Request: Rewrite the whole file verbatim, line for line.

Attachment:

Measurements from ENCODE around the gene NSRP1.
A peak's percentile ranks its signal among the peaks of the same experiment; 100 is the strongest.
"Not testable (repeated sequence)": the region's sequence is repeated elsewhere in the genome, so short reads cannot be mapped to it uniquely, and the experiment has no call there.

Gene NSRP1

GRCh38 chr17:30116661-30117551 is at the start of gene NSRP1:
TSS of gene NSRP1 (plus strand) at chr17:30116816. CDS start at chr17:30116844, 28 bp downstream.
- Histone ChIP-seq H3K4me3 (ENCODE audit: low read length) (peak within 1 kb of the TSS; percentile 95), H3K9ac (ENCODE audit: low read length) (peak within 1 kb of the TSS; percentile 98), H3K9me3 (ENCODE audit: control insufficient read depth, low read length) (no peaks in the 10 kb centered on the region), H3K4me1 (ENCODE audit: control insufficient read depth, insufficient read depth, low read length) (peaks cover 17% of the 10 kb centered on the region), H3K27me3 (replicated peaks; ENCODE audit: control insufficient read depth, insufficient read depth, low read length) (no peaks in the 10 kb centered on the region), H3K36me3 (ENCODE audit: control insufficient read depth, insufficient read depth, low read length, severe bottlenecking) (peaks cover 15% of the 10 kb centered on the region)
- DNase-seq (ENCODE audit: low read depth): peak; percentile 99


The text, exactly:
Measurements from ENCODE around the gene NSRP1.
A peak's percentile ranks its signal among the peaks of the same experiment; 100 is the strongest.
"Not testable (repeated sequence)": the region's sequence is repeated elsewhere in the genome, so short reads cannot be mapped to it uniquely, and the experiment has no call there.

Gene NSRP1

GRCh38 chr17:30116661-30117551 is at the start of gene NSRP1:
TSS of gene NSRP1 (plus strand) at chr17:30116816. CDS start at chr17:30116844, 28 bp downstream.
- Histone ChIP-seq H3K4me3 (ENCODE audit: low read length) (peak within 1 kb of the TSS; percentile 95), H3K9ac (ENCODE audit: low read length) (peak within 1 kb of the TSS; percentile 98), H3K9me3 (ENCODE audit: control insufficient read depth, low read length) (no peaks in the 10 kb centered on the region), H3K4me1 (ENCODE audit: control insufficient read depth, insufficient read depth, low read length) (peaks cover 17% of the 10 kb centered on the region), H3K27me3 (replicated peaks; ENCODE audit: control insufficient read depth, insufficient read depth, low read length) (no peaks in the 10 kb centered on the region), H3K36me3 (ENCODE audit: control insufficient read depth, insufficient read depth, low read length, severe bottlenecking) (peaks cover 15% of the 10 kb centered on the region)
- DNase-seq (ENCODE audit: low read depth): peak; percentile 99